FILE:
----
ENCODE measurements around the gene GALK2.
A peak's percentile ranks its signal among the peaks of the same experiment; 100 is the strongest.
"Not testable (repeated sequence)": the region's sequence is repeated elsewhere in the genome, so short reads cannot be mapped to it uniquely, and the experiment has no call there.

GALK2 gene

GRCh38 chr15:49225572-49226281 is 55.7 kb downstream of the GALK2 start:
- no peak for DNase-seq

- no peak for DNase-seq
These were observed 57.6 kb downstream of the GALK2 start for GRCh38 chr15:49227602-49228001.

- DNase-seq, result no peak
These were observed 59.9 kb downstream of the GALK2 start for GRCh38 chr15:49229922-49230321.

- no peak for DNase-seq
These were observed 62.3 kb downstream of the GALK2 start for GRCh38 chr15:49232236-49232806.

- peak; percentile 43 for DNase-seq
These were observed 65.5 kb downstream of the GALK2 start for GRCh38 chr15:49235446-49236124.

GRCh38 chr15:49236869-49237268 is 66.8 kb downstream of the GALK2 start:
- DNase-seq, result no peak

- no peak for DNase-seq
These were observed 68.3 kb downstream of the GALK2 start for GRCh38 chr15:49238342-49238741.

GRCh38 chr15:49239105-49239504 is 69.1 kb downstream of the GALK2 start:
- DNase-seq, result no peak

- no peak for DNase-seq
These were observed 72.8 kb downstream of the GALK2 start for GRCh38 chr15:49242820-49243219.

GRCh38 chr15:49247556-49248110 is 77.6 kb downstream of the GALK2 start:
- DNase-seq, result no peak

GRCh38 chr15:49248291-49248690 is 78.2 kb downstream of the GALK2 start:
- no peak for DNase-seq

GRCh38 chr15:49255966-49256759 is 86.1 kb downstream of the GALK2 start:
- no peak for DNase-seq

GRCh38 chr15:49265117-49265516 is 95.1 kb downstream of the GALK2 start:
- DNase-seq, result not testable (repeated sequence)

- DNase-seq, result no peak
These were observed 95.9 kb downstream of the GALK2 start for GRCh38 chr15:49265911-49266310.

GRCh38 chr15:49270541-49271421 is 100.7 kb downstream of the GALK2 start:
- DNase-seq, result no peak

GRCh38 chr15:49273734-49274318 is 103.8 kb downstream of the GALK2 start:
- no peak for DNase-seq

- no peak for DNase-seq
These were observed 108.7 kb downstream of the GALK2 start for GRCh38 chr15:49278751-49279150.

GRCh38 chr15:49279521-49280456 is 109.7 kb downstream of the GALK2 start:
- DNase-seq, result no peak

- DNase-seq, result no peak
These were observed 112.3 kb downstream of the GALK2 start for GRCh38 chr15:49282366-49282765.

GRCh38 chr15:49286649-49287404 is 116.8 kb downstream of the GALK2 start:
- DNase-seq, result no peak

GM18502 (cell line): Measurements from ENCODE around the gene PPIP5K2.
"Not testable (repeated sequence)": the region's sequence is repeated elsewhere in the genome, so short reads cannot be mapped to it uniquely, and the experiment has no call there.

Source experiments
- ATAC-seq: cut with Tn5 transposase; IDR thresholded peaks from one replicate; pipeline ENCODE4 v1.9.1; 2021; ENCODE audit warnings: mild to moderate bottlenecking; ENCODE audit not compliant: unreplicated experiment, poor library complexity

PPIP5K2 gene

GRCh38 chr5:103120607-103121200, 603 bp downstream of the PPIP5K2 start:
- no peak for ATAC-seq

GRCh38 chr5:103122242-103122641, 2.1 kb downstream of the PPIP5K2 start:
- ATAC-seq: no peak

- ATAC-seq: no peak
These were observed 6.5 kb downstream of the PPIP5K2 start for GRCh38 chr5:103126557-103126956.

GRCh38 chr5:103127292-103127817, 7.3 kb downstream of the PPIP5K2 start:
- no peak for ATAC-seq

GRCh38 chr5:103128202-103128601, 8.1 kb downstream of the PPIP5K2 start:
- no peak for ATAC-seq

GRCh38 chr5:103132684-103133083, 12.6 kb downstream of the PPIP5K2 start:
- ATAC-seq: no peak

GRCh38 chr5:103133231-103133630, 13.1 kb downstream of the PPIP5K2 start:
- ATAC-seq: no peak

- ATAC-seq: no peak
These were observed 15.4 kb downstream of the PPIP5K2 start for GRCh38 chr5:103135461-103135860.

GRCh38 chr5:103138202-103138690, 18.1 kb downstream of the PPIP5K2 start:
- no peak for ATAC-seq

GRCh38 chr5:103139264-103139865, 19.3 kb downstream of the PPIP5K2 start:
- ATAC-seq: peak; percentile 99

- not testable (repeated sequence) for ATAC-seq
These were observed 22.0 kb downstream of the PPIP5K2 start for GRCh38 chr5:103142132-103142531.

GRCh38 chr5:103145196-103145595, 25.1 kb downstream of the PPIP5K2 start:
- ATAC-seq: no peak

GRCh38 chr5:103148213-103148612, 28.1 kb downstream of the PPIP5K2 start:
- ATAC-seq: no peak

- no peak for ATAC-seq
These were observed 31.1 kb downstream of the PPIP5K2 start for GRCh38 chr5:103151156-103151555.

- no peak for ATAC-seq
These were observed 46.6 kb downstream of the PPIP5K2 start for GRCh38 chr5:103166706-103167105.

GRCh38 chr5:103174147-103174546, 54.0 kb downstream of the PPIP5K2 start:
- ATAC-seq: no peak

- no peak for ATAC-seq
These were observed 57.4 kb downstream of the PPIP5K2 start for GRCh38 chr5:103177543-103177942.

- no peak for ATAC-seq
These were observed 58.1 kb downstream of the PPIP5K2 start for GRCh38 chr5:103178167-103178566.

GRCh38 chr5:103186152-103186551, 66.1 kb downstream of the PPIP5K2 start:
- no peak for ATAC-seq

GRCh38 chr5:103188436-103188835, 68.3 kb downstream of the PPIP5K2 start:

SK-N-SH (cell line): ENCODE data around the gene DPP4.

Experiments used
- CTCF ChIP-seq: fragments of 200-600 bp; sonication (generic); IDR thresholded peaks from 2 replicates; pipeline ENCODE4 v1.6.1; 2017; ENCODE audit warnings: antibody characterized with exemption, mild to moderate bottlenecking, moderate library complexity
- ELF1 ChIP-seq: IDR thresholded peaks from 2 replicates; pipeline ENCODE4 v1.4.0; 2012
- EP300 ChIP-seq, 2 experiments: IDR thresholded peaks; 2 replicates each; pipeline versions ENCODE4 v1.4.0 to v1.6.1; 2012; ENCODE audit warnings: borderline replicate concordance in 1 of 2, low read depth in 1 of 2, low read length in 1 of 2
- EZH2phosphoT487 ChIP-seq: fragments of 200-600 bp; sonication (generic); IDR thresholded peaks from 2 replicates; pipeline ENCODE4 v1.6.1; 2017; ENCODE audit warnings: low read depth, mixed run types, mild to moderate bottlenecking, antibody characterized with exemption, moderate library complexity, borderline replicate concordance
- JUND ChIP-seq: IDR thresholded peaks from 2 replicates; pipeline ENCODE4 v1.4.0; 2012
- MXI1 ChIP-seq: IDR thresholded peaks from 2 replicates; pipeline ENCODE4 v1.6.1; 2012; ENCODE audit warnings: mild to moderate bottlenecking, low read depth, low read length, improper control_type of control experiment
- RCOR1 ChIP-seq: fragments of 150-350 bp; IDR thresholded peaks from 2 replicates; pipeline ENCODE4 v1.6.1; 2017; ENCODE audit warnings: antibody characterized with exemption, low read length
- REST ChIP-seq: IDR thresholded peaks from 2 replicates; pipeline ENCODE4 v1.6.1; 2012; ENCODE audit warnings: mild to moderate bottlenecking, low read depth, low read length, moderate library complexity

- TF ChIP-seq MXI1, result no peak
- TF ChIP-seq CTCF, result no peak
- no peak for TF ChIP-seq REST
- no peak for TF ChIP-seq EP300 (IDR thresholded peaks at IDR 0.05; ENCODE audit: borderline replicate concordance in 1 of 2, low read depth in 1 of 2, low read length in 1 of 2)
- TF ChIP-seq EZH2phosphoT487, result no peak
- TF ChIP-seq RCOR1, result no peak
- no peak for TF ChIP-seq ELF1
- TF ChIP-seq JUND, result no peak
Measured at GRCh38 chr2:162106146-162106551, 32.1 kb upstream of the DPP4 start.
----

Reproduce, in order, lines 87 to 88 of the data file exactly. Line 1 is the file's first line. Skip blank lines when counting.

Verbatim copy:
- no peak for ATAC-seq

GRCh38 chr5:103188436-103188835, 68.3 kb downstream of the PPIP5K2 start: